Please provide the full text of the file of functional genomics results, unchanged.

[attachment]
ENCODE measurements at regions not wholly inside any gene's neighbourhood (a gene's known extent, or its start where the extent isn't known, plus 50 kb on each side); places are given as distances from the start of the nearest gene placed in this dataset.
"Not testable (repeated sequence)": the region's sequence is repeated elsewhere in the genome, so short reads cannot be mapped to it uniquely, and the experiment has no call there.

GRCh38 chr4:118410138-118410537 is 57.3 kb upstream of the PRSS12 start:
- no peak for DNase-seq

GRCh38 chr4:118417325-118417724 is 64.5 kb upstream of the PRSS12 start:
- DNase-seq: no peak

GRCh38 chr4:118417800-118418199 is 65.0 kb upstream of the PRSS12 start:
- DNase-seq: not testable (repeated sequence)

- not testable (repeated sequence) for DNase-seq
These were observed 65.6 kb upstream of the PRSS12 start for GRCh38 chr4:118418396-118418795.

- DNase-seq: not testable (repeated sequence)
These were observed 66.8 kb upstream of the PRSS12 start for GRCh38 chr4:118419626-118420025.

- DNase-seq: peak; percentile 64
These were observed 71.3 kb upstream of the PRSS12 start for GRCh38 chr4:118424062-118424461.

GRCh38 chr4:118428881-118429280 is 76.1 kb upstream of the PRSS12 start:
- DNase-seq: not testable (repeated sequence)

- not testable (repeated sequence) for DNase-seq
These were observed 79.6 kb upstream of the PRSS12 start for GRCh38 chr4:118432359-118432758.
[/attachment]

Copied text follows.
ENCODE measurements at regions not wholly inside any gene's neighbourhood (a gene's known extent, or its start where the extent isn't known, plus 50 kb on each side); places are given as distances from the start of the nearest gene placed in this dataset.
"Not testable (repeated sequence)": the region's sequence is repeated elsewhere in the genome, so short reads cannot be mapped to it uniquely, and the experiment has no call there.

GRCh38 chr4:118410138-118410537 is 57.3 kb upstream of the PRSS12 start:
- no peak for DNase-seq

GRCh38 chr4:118417325-118417724 is 64.5 kb upstream of the PRSS12 start:
- DNase-seq: no peak

GRCh38 chr4:118417800-118418199 is 65.0 kb upstream of the PRSS12 start:
- DNase-seq: not testable (repeated sequence)

- not testable (repeated sequence) for DNase-seq
These were observed 65.6 kb upstream of the PRSS12 start for GRCh38 chr4:118418396-118418795.

- DNase-seq: not testable (repeated sequence)
These were observed 66.8 kb upstream of the PRSS12 start for GRCh38 chr4:118419626-118420025.

- DNase-seq: peak; percentile 64
These were observed 71.3 kb upstream of the PRSS12 start for GRCh38 chr4:118424062-118424461.

GRCh38 chr4:118428881-118429280 is 76.1 kb upstream of the PRSS12 start:
- DNase-seq: not testable (repeated sequence)

- not testable (repeated sequence) for DNase-seq
These were observed 79.6 kb upstream of the PRSS12 start for GRCh38 chr4:118432359-118432758.